As I'm sure you're wondering, Essel is the Niam CN god of secrets (seperate to the god of knowledge, but The Lawforged isn't worshipped at all). The Far Gods are essentially the Elder Gods, the most famous of whom is the great Cthulu himself. The Manual of the Planes talks of the Far Plane, a place of madness, where such entities come from. The Niam cosomology is somewhat different but if you imagine the planes orbiting a central point, like planets around a star, then Niam is way out near Neptune. Currently, I've just thought this up so it might chance, I envision the Far Plane as equivalent to some asteroid with an erratic, elliptical orbit measured in lightyears. It crosses Niam's orbit only once in... a very large number of years, and when it does the Far Gods can travel across the inter-planar space. When that happens Bad Things ensue.

Now that you know what I'm babbling about: the subtext to this bullet point is that Haerwich was once a normal man and was corrupted by contact with the Far plane. Corruption is a key theme of Falling Skies so this is fairly neat. Also, as the taint in the wasteland comes from the power of the dark crystals which draw power directly from the far plane, it indicates the influence of the far plane was felt long before the dark crystals appeared above the Rael planes. This might connect in with, say, citadels appearing in Niam way back around the time of the Fifth Demonic Incursion, the standard setting for Niam campaigns.
* Learned the power he needed would arrive on Niam 600+ years later so he found a way to freeze himself in time until then.
An explanation for why the time-freezing ritual was necessary, and so how to get the players too from the Fifth Incursion into the Falling Skies time period. Yeah, short comments for this bullet.
* Overshot thanks to heroes distraction.
Why did Haerwick not arrive when the Caethi citadels were still in the air like he intended? The classic ragtag team of unlikely heroes. Poor guy. This might also explain why the players don't come out of stasis at the same time as Haerwick: essentially the ritual goes slightly wrong and the effect isn't the same over everyone involved.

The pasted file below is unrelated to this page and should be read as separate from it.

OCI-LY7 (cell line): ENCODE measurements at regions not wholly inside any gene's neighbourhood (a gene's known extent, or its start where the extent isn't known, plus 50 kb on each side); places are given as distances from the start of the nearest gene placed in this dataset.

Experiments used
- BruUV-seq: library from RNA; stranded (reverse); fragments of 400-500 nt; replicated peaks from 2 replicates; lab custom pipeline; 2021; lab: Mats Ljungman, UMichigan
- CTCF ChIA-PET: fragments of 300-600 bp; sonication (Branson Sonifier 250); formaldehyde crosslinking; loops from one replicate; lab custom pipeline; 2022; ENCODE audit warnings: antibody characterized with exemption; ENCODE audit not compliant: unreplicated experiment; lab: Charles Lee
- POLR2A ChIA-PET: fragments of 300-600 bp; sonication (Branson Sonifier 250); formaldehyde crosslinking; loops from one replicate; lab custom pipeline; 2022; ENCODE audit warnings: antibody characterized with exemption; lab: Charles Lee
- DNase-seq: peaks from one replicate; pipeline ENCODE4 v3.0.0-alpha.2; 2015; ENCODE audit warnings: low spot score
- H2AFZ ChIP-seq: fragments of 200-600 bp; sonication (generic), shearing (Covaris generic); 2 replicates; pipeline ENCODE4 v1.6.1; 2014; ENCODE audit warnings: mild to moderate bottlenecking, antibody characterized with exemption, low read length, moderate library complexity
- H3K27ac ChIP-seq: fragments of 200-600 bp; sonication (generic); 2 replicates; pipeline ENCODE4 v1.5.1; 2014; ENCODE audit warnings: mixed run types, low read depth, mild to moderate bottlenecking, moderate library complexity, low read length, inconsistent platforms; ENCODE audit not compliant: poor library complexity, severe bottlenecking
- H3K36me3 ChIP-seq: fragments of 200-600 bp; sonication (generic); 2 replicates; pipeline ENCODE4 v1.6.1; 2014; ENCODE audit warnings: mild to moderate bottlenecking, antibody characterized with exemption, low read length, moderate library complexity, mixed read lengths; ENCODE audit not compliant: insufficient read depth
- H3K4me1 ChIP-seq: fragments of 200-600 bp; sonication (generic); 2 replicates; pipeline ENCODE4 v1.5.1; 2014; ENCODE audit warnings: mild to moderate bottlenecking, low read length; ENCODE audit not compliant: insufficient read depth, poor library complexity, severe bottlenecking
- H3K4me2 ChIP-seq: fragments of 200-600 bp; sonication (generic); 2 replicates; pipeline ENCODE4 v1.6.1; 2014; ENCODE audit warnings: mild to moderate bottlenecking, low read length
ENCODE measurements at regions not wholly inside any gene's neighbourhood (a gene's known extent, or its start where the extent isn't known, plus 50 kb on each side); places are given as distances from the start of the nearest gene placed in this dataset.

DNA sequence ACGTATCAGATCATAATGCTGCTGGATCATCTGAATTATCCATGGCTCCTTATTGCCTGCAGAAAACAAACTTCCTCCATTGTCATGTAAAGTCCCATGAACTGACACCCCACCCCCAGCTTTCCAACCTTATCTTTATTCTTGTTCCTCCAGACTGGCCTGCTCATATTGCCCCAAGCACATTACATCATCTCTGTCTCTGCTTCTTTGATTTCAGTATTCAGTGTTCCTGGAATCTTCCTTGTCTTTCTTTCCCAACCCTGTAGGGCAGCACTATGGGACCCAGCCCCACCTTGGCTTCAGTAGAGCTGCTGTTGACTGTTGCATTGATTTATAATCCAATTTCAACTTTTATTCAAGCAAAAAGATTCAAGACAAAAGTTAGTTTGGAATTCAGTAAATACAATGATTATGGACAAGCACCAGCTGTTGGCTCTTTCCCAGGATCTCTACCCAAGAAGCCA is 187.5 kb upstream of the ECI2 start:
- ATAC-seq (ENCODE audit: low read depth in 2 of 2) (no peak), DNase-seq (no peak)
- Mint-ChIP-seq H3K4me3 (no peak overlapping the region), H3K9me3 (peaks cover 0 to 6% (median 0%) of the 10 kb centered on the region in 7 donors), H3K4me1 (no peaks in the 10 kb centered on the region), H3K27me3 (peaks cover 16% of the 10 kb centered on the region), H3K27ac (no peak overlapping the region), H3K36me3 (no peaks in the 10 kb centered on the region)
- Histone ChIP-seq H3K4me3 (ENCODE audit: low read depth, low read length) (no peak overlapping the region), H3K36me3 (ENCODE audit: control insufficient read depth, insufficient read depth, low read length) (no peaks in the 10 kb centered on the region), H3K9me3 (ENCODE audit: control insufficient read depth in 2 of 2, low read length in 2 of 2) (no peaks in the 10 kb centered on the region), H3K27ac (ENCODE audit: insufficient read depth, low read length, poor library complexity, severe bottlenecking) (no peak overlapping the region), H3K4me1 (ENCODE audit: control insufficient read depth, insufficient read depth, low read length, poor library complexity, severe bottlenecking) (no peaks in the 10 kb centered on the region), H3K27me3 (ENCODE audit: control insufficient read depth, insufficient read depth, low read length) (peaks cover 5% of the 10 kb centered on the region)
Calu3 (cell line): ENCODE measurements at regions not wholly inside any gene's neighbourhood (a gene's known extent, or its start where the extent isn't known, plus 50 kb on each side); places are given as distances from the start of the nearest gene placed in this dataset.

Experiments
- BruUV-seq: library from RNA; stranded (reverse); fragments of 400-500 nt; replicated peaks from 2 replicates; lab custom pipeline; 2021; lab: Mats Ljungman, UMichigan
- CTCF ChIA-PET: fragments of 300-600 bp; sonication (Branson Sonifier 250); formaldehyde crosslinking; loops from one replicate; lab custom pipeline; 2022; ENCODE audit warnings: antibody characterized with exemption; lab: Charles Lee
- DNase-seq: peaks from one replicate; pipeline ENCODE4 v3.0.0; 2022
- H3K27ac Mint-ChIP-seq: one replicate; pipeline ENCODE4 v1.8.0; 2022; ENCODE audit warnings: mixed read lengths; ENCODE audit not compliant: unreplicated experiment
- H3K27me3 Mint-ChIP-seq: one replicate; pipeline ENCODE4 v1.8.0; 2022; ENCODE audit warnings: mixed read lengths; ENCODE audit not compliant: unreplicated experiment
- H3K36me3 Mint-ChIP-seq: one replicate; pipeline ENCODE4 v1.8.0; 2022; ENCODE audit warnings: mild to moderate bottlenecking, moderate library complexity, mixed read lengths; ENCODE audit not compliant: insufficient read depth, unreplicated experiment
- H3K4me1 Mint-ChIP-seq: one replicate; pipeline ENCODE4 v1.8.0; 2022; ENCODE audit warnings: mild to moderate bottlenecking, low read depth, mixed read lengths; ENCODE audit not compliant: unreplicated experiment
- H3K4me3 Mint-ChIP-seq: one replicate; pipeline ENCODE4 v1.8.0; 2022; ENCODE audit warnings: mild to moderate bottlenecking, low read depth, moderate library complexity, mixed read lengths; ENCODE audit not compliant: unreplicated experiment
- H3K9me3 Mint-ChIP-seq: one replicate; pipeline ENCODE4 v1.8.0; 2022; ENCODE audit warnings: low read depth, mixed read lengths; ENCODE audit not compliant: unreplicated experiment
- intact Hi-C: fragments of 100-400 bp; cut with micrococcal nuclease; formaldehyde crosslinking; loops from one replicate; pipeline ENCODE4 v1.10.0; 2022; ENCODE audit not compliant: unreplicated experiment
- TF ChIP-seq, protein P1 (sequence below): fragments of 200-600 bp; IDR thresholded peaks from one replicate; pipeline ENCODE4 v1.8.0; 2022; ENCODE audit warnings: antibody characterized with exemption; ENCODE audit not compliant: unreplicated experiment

* Now goes between Fallen City and Phire's royal compound gathering dark crystals and Caethi artefacts to summon a Far God.
This one bullet point has so many possibilities. Haerwich has a goal that takes a long time and requires the assistance of goons and maybe even heroes. The DM has plenty of flexibility with how Haerwick goes about gathering the items. The heroes may not hear anything about it until he's finished, maybe they'll find themselves in the middle of a veritable gold rush as Haerwick very publicly offers a fortune for crystals or something a little more subtle as rumours spread of someone (a secret assistant or Haerwich in disguise) paying top-tips. This process can last as long or as short as desired.
* Ends with moving a citadel over the palace?
Every action-based story needs a grand finale and nothing screams epic fantasy climax like a flying fortress soaring over a ruined city. It gives the heroes two (forgive me if I say so myself) fantastic settings for their showdown with the Big Bad. Do they fight through the heart of darkness in the streets and palaces of the noble quarter? Or do they somehow make their way onto the citadel itself and fight Haerwick and his forces on his own turf?

Right, I think this enough of an essay for one day. I am going to do some writing putting this story plan in detail and talk about other ways you might introduce the players to the setting but for now, goodnight.